(Reuters) - Gabon's President Ali Bongo, 64, who officers said on Wednesday was under house arrest after a coup, followed a well-trodden path in the region: born to a ruling dynasty, he promised a new start before facing accusations of graft and rigged elections.
Bongo's campaign to preserve oil-producing Gabon's rainforests and forest elephants, a cornerstone of his rule since coming to power in 2009, initially raised hopes he might bring change in a region of autocrats.
That image lost its sheen when opponents accused him of rigging the 2016 vote and brutally quelling protests afterwards. Following a stroke, his fitness to rule was questioned, sparking a failed coup in 2019 as he convalesced in Morocco.
Where that coup failed, the latest military intervention may end one of post-colonial Africa's longest-running political dynasties that began when his father Omar took power in 1967.
Groomed for the presidency during Omar's 42-year rule, 'Bongo Junior' came to power after a contentious vote in 2009, vowing to modernise a country hooked on dwindling oil reserves and famed for its ultra-rich, champagne-guzzling elite.
A fan of jazz and the music of Michael Jackson, French-educated Bongo's fluent English and his global outlook raised expectations in a population desperate for Gabon's oil and mineral wealth to be shared more fairly.
But new industries did not grow quickly and deep inequality has persisted, with almost a third of Gabon's 2.3 million people living below the poverty line. Libreville's Atlantic beach hotels lie less than a mile from families living in hillside shanties.
Bongo was born Alain Bernard Bongo in neighbouring Congo Republic in 1959. He attended a private school and university in France, developing a love for American music.
In 1978 he released "A Brand New Man", a nine-track solo funk album with a cover showing Bongo in a wide-collared white shirt open across his chest and gold rings on clenched fists.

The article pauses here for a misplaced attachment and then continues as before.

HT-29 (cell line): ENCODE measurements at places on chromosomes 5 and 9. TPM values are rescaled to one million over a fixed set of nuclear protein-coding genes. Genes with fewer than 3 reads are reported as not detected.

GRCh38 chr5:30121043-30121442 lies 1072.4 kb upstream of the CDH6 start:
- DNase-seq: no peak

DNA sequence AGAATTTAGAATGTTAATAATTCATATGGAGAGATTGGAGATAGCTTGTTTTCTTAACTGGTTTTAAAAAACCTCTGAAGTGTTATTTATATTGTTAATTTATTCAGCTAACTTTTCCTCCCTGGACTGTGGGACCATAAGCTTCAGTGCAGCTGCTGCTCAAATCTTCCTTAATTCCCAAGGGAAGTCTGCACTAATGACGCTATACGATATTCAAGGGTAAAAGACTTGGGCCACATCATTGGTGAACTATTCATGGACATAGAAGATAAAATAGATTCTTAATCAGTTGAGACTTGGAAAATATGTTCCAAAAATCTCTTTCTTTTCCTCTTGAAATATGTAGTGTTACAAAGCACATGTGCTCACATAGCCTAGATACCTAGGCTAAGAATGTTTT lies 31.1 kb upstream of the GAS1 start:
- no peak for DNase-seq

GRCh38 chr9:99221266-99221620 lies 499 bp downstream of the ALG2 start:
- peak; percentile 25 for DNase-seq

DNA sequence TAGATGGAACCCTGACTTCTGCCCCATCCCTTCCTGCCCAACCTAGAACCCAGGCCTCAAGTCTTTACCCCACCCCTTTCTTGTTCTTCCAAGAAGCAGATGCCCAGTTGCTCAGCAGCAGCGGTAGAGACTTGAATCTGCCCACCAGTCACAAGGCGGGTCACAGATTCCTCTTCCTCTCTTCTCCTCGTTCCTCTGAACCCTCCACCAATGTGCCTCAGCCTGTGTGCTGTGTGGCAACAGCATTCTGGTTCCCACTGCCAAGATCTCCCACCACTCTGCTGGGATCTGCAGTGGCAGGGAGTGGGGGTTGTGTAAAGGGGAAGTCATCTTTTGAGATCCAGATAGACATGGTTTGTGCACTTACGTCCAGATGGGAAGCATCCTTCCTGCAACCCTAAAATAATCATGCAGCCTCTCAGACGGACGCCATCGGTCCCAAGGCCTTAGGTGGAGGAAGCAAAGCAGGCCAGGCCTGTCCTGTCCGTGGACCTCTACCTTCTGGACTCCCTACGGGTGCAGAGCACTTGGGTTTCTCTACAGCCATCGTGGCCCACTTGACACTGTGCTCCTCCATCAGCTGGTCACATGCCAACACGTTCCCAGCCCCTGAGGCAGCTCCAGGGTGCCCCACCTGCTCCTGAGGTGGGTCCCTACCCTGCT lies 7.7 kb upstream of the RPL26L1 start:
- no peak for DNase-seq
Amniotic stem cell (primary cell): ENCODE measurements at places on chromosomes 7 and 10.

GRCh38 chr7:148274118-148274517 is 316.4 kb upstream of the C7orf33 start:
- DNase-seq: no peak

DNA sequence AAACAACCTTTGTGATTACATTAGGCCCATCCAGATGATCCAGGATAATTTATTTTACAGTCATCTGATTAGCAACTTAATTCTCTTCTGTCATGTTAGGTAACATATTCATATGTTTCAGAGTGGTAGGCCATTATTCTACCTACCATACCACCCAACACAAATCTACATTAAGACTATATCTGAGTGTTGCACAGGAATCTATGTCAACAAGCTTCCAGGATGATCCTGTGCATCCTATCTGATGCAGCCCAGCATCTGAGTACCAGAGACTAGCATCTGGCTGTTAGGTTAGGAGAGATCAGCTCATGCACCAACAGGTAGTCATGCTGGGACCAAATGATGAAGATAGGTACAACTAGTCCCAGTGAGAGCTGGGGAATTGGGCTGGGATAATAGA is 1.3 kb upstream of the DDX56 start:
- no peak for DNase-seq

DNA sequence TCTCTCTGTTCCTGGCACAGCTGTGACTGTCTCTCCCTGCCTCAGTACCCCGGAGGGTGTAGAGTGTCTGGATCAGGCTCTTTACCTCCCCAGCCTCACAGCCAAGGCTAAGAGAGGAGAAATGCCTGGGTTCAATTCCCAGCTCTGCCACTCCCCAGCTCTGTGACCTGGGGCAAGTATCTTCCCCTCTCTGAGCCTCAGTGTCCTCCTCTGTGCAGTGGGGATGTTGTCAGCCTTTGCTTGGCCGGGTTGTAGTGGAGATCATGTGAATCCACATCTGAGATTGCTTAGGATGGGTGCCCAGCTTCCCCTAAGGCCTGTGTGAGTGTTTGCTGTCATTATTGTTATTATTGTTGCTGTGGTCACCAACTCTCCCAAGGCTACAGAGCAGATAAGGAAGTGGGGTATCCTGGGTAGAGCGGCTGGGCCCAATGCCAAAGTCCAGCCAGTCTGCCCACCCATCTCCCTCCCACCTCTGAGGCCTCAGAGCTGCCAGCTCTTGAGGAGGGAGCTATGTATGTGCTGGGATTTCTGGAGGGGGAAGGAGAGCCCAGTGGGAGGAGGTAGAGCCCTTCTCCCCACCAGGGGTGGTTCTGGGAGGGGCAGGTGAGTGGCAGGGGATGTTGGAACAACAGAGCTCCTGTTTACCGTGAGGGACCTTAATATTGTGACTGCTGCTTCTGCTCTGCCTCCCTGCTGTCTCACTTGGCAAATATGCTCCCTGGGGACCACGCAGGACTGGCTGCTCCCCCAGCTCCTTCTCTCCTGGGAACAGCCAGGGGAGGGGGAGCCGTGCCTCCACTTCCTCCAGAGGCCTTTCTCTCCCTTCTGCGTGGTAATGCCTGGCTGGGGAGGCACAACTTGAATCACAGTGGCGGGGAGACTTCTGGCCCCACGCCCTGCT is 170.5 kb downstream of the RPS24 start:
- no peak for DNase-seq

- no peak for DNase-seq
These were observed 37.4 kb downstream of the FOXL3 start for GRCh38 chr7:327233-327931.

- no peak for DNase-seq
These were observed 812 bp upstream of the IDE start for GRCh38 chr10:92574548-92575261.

"Thought that it was cool, breaking all the rules," he croons in the song "I wanna stay with you".
But he then returned to Gabon to hold senior roles under his father, including defence and foreign minister.
After Omar's death in 2009, Ali won the presidency in an election, but his victory sparked clashes between police and supporters of aggrieved rivals who said the poll was fraudulent.
Keen to distance himself from his father, who relied on business deals with former colonial power France and who became a symbol of oil-fuelled extravagance, Bongo promised to diversify the economy and protect the environment.
He slashed the number of ministers in government and capped salaries for officials running state businesses.
U.S. diplomats still said he had "the family predilection for fancy cars and other emblems of conspicuous wealth", but they also praised his reforms as a departure from the past, according to cables in 2009 and 2010 released by WikiLeaks.
He strived to give the impression of a common touch in public. Before sitting down for a televised interview with Reuters after his 2016 election win, Bongo removed a large silver watch and several gold rings.
But it was Bongo's commitment to saving the rainforest, which covers more than 80% of Gabon, and its endangered elephants that drew attention abroad, winning praise from conservation groups and Britain's Prince Charles.
He banned raw wood exports, enlarged protected areas and demarcated 13 new national parks to combat the illicit wildlife trade and illegal loggers.
Yet slow economic diversification left Gabon susceptible to oil price swings. When Bongo won a 2016 election, accusations of vote meddling stoked public anger amid a period of low crude prices and belt-tightening. Rioters burned parliament and police responded by killing protesters.
An International Monetary Fund bailout and growth in agriculture, mining and logging helped the economy recover.
In 2019, a military coup was foiled, with the coup plotters citing a lack of information following Bongo's stroke in 2018.
After his stroke, television appearances had shown him leaning heavily on a silver-topped cane. He had appeared healthier during the latest election when he was again declared victor - until military officers stepped in.
(Reporting by Alessandra Prentice; Editing by Edward McAllister and Edmund Blair)